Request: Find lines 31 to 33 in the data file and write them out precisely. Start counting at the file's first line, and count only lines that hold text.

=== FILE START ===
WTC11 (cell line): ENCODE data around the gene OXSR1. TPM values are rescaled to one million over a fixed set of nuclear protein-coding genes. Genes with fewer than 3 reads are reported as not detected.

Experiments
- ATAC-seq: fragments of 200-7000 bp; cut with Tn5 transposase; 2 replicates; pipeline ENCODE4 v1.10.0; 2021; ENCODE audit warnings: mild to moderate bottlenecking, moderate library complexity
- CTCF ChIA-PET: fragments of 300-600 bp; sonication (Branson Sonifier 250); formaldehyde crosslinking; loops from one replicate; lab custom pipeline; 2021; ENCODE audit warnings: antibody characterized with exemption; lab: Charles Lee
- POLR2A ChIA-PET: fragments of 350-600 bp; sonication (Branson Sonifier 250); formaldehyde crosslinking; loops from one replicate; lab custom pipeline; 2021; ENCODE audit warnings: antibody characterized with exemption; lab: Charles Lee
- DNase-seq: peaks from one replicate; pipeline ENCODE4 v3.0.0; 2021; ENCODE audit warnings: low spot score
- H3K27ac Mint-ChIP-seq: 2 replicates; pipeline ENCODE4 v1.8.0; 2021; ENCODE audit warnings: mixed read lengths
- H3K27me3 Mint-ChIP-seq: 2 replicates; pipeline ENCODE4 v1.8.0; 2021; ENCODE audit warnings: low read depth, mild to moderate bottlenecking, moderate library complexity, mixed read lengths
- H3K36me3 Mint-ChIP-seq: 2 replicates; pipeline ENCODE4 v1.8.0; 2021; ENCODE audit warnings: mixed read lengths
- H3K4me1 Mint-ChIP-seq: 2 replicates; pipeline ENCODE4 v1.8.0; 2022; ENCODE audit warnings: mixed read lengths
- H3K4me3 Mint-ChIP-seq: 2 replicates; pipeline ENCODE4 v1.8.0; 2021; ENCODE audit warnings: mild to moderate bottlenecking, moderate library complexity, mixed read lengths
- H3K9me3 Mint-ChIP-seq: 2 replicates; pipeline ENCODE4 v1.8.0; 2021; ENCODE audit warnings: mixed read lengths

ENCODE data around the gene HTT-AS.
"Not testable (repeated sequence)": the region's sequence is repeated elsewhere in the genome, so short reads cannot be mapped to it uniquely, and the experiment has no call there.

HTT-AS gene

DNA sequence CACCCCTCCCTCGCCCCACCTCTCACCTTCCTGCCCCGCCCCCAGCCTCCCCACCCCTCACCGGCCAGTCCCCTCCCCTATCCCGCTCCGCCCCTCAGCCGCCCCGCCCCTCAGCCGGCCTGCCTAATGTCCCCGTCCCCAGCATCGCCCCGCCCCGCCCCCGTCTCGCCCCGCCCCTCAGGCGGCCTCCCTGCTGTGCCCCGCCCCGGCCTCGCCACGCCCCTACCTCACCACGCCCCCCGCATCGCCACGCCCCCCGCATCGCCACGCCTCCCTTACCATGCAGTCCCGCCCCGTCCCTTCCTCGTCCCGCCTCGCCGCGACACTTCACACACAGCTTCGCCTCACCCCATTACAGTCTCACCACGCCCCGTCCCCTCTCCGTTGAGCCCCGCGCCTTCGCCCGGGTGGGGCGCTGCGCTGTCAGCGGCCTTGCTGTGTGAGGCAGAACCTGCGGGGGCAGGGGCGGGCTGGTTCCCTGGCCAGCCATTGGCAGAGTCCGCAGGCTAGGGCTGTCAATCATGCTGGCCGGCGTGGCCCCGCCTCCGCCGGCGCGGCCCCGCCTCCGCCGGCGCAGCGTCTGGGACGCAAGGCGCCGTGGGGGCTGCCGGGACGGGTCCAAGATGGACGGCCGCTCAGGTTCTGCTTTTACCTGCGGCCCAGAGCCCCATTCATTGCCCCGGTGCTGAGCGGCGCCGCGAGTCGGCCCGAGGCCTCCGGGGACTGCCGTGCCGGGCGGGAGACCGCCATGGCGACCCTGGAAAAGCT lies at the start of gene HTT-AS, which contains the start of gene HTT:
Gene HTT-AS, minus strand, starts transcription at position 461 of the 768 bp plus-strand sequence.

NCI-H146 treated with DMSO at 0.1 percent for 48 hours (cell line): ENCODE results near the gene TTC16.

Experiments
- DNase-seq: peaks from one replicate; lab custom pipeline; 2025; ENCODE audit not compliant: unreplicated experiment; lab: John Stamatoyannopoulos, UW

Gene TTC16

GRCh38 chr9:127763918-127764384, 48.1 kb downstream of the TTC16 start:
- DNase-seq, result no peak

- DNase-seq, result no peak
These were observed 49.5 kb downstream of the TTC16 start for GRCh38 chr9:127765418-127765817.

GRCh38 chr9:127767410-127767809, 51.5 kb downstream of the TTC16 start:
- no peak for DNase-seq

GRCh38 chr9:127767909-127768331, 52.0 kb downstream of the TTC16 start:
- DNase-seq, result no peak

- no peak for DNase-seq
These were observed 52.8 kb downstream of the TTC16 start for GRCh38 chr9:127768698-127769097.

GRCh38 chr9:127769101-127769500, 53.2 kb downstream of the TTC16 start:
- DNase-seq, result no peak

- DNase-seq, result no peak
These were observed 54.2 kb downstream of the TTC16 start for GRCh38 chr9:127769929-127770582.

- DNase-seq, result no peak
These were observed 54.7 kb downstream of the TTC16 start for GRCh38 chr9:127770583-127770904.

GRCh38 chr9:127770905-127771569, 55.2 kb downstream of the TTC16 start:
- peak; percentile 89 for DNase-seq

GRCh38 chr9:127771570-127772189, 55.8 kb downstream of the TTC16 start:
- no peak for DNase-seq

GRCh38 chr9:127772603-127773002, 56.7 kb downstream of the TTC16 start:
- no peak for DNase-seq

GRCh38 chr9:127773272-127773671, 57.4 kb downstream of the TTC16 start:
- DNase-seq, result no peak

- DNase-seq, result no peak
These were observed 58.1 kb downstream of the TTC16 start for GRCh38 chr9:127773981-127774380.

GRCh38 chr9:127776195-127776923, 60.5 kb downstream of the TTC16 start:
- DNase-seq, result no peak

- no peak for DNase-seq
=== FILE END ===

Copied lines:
These were observed 52.8 kb downstream of the TTC16 start for GRCh38 chr9:127768698-127769097.

GRCh38 chr9:127769101-127769500, 53.2 kb downstream of the TTC16 start:
- DNase-seq, result no peak